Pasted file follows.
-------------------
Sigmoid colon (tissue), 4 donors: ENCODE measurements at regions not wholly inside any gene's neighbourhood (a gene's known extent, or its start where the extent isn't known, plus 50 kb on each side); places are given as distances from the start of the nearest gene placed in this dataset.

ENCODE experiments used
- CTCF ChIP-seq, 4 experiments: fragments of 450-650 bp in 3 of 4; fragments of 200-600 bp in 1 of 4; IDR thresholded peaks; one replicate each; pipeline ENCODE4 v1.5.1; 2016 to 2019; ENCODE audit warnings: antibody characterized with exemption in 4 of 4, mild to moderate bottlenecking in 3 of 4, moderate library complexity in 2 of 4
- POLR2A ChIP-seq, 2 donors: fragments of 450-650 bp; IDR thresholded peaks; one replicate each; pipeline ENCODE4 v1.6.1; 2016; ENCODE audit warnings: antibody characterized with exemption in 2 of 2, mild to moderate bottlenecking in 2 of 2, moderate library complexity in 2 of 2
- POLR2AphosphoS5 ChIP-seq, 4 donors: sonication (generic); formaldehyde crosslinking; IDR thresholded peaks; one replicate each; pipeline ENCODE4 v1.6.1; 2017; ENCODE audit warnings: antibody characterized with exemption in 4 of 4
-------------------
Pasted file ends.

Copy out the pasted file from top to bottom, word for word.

Sigmoid colon (tissue), 4 donors: ENCODE measurements at regions not wholly inside any gene's neighbourhood (a gene's known extent, or its start where the extent isn't known, plus 50 kb on each side); places are given as distances from the start of the nearest gene placed in this dataset.

ENCODE experiments used
- CTCF ChIP-seq, 4 experiments: fragments of 450-650 bp in 3 of 4; fragments of 200-600 bp in 1 of 4; IDR thresholded peaks; one replicate each; pipeline ENCODE4 v1.5.1; 2016 to 2019; ENCODE audit warnings: antibody characterized with exemption in 4 of 4, mild to moderate bottlenecking in 3 of 4, moderate library complexity in 2 of 4
- POLR2A ChIP-seq, 2 donors: fragments of 450-650 bp; IDR thresholded peaks; one replicate each; pipeline ENCODE4 v1.6.1; 2016; ENCODE audit warnings: antibody characterized with exemption in 2 of 2, mild to moderate bottlenecking in 2 of 2, moderate library complexity in 2 of 2
- POLR2AphosphoS5 ChIP-seq, 4 donors: sonication (generic); formaldehyde crosslinking; IDR thresholded peaks; one replicate each; pipeline ENCODE4 v1.6.1; 2017; ENCODE audit warnings: antibody characterized with exemption in 4 of 4